Designing a Writing Intensive (WI) Course

WI Requirements
University Writing Outcomes & Objectives
WI Course Designation Information
WI Course Proposal Form
WI Faculty Primer

Please explore Topics in Teaching Writing for additional resources.


Content Curation Projects

In this narrated PowerPoint, Dr. Carolyn Dunn from the Department of Technology Systems, defines and discusses technical and professional writing, including the following:  writing assignment examples, goals and objectives of assignments, awareness of technical writing in everyday life, aspects of strong design/format in technical writing, and a critical analysis of an example of such writing.

Dr. Robin Webb-Corbett from the College of Nursing narrates this video on clinical decision-making, a critical skill for all nurses. Dr. Webb-Corbett discusses how this cyclical and recursive process is practiced and reflected on, using the metaphor or making a peanut butter and jelly sandwich, the cyclical clinical decision-making process, a clinical decision-making concept map, and a student example of such map that facilitates students thinking and writing about the process.

Dr. Barbara Brehm discusses a commonly required essay in teacher education that requires students to explore and explain why they want to be a teacher*. As an instructor in Child Development and Family Relations (CDFR), Dr. Brehm discusses the format, voice, purpose, audience, context, and topic of this genre type. She also provides specific examples from a strong student paper along with feedback provided from the instructor. * The Welcome to Teacher Education handbook (commonly referred to as the "Apple Book") describes this genre as "an essay outlining reasons for wishing to pursue a career in education"; however, in TaskStream where students have to submit it as EE8 (electronic evidence 8), it is called "EE8 Self-reflection Essay."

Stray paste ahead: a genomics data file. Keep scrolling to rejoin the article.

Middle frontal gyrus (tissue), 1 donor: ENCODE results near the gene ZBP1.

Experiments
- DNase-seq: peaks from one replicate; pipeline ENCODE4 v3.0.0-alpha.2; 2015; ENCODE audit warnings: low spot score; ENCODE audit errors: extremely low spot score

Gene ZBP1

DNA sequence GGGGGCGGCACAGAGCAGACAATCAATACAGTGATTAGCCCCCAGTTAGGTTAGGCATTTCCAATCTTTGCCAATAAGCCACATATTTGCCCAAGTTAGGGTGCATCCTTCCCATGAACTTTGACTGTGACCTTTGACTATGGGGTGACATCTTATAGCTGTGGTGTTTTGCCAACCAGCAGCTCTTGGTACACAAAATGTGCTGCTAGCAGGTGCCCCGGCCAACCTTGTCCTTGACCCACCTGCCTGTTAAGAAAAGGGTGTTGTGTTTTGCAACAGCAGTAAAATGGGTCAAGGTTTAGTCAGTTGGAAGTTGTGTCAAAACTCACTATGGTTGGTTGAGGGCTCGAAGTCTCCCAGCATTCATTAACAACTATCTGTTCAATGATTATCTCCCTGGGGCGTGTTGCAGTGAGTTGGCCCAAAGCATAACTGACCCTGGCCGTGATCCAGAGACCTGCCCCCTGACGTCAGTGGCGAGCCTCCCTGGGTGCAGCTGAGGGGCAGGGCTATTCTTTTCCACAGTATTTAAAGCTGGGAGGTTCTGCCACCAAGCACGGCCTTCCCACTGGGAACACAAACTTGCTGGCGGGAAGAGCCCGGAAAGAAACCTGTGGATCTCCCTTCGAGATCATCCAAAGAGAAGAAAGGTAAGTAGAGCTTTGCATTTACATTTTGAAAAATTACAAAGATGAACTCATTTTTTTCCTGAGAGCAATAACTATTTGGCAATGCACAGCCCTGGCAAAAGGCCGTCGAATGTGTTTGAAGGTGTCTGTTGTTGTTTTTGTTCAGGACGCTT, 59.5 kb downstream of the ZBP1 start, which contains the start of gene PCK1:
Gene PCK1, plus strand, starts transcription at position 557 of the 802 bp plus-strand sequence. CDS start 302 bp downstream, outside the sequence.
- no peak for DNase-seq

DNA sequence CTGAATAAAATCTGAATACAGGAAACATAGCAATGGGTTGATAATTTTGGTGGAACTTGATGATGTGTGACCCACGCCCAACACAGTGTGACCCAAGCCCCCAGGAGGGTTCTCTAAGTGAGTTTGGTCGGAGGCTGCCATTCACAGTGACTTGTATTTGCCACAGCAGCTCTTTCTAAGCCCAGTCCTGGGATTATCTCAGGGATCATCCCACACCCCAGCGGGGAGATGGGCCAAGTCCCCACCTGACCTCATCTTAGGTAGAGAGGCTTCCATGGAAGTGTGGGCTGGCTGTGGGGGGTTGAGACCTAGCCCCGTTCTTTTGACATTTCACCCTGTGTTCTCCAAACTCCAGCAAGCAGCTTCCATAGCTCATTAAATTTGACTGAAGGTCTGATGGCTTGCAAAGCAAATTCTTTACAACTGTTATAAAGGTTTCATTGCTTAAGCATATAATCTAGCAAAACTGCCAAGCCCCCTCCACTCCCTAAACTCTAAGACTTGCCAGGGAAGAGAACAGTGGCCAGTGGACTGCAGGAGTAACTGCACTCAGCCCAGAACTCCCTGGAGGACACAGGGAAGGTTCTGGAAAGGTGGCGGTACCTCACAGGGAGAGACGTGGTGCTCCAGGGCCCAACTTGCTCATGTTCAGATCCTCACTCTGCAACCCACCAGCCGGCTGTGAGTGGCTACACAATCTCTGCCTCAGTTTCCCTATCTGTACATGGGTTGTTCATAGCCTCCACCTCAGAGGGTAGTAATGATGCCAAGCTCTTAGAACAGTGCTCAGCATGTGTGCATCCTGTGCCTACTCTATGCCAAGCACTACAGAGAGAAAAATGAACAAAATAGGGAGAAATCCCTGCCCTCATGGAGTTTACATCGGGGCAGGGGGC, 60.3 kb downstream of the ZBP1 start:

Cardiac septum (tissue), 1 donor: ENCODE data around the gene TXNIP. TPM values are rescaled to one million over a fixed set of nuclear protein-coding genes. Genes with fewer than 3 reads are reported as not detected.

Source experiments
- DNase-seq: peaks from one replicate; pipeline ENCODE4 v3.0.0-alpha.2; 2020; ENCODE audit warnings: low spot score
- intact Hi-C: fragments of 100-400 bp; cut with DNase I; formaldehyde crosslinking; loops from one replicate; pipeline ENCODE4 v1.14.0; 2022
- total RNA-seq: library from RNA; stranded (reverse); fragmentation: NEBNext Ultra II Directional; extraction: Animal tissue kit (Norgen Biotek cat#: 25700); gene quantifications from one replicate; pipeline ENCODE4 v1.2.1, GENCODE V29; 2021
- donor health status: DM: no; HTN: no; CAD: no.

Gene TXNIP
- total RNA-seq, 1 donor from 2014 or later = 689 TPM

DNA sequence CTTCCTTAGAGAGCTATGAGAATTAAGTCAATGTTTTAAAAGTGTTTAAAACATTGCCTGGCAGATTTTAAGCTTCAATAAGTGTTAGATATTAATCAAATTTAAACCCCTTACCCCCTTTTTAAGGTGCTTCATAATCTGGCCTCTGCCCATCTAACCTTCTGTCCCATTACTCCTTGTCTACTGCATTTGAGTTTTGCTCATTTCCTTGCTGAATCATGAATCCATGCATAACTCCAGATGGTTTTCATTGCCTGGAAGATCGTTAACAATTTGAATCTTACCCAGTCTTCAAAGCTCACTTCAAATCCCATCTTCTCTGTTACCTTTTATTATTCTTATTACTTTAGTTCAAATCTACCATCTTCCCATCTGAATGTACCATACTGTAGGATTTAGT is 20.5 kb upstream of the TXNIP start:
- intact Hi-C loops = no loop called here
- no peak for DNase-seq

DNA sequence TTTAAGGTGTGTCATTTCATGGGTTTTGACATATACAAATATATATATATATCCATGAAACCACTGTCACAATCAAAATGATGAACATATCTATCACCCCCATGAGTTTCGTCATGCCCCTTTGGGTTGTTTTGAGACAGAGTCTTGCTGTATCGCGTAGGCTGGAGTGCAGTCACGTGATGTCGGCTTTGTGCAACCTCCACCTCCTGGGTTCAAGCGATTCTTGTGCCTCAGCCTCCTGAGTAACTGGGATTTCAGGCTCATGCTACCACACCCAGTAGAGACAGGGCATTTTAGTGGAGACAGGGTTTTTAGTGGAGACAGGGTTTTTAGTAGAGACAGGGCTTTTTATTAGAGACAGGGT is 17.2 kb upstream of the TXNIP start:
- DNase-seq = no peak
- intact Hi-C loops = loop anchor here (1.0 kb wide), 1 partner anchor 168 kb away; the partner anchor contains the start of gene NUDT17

In these three, short videos, Dr. Daniel Goldberg discusses three pieces of writing from his Introduction to Health and Humanities class. The written artifacts include a writing assignment, a piece of student writing, and a concept (or thinking) map. - While examining the assignment (art 1), Dr. Goldberg contextualizes how and when it is used in his course, why the assignment is significant for student learning, the instructor’s expectations for the written product, components of a well-written student product, and resources for further information on this type of genre.

As Dr. Goldberg curates a student’s piece of writing (art 2), he contextualizes how, why, and when the persuasive paper is situated in the course. He goes on to discuss the important elements of the essay’s form and content, aspects of a successful persuasive essay, specific examples of strong aspects of the paper, and the nature of interdisciplinary writing.

The concept maps (art 3) provide examples of collaborative thinking and writing to learn in this interdisciplinary course. Dr. Goldberg and his students collectively created two concept maps – one at the beginning of the semester and one at the end of the class. They used different theoretical lenses to explore the complexity of pain for individuals and within cultures by creating a word bank of terms. After student mapped their own individual perceptions of pain, the class worked together to map their collective perception of pain. The two maps offered students a visual representation of how their thinking about pain had evolved over the course of the semester.

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